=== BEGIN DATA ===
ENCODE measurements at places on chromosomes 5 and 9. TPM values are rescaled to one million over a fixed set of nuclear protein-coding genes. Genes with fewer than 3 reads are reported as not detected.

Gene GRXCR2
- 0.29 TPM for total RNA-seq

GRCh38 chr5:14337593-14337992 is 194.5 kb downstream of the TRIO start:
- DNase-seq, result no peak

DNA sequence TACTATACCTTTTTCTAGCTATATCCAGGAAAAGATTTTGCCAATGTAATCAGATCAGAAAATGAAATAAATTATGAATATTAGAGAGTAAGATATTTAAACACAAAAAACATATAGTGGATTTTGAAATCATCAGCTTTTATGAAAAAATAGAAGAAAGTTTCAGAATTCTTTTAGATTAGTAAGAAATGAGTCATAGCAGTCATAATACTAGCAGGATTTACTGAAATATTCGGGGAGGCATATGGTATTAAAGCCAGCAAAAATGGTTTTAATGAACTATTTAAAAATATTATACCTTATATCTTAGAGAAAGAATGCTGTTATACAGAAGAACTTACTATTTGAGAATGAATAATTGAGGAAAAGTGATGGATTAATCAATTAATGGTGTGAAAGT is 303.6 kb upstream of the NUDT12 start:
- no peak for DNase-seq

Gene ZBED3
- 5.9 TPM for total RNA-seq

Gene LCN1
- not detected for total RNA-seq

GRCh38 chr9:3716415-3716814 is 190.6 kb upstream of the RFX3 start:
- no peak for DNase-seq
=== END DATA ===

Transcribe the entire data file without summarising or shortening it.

ENCODE measurements at places on chromosomes 5 and 9. TPM values are rescaled to one million over a fixed set of nuclear protein-coding genes. Genes with fewer than 3 reads are reported as not detected.

Gene GRXCR2
- 0.29 TPM for total RNA-seq

GRCh38 chr5:14337593-14337992 is 194.5 kb downstream of the TRIO start:
- DNase-seq, result no peak

DNA sequence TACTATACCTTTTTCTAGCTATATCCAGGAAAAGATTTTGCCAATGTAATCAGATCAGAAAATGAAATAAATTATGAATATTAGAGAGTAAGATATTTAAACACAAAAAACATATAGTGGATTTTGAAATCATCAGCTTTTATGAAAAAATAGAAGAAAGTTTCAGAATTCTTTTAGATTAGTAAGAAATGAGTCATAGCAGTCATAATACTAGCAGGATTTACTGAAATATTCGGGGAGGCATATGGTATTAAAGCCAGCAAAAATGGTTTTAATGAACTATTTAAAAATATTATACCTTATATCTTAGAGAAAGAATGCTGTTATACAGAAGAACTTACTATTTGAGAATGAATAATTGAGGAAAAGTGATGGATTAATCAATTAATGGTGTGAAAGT is 303.6 kb upstream of the NUDT12 start:
- no peak for DNase-seq

Gene ZBED3
- 5.9 TPM for total RNA-seq

Gene LCN1
- not detected for total RNA-seq

GRCh38 chr9:3716415-3716814 is 190.6 kb upstream of the RFX3 start:
- no peak for DNase-seq